Thursday, August 18, 2005

Penn's Iran Dispatches Ready to Run - Aug 17, 2005 - E! Online News

Penn's Iran Dispatches Ready to Run - Aug 17, 2005 - E! Online News: "Penn's Iran Dispatches Ready to Run

by Charlie Amter
Aug 17, 2005, 4:40 PM PT

When it comes to Sean Penn's latest journalistic experiment, it's a case of better late than never.

The actor, dispatched to cover the Iranian elections two months ago, will finally see his byline in the San Francisco Chronicle come Monday, according to editor Phil Bronstein.

The Chronicle Executive Vice President and editor confirmed to E! Online Wednesday that Penn's long-in-the-works report will likely be divvied up into five segments, with one running each day next week. Bronstein added that Chronicle staffers are "still laying the piece out" and that "the number of days could change."

Asked why it took so long to get Penn's story into print, Bronstein said, "It's a process you don't want to rush into."

The editor, known in pop-culture circles as the former Mr. Sharon Stone, said readers can expect Penn's "personal observations" and "personal experiences" in the multipart series.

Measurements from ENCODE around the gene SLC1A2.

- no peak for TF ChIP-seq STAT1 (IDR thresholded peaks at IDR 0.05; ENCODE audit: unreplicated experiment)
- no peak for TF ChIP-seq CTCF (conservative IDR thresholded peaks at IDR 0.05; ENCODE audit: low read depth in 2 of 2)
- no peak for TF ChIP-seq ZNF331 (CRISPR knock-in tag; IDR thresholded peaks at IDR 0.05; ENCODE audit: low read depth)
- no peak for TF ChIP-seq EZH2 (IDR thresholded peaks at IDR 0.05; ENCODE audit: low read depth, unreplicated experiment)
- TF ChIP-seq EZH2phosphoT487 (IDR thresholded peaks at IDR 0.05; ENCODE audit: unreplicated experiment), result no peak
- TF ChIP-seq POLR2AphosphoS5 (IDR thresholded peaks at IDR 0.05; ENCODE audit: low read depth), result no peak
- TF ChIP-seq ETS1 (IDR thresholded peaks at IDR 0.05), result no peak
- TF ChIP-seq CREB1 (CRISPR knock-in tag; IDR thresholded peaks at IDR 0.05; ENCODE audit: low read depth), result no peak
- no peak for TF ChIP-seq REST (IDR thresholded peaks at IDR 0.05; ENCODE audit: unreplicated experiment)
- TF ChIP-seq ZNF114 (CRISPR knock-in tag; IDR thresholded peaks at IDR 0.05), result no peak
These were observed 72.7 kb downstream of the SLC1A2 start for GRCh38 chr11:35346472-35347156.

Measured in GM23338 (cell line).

In any case, the Mystic River Oscar winner wasn't writing for the money. Asked how much Penn might expect for his freelance gig, Bronstein said, "We haven't even discussed that yet."

Penn's assignment has already generated some headlines. In June, wire reports said the novice newshound spoke out to students at an event in Iran, taking a timeout to note chants of "death to America" hurt the peace process between the U.S. and Iran.

"I understand the nature of where it comes from and what its intention is," he told a film student at the event, per Reuters. "But I don't think it's productive because I think the message goes to the American people and it is interpreted very literally."

Days later, Penn had his camcorder briefly confiscated by authorities after he taped a peaceful demonstration, a sit-in led by women, at Tehran University.

This isn't the first time the actor has moonlighted as a Chronicle correspondent.

Penn, who turned 45 Wednesday, visited Iraq in 2002 for the Chronicle, preaching peace and angering many who felt the actor was acting against America's best interest.

He returned to Iraq the week before Saddam Hussein was captured in 2003 for another assignment. In January of 2004, the Chronicle ran Penn's account on "how life had changed after the American invasion" in Baghdad.

As for his day job, Penn will next be seen in Sony's big screen adaptation of Robert Penn Warren's political novel All the King's Men this December."


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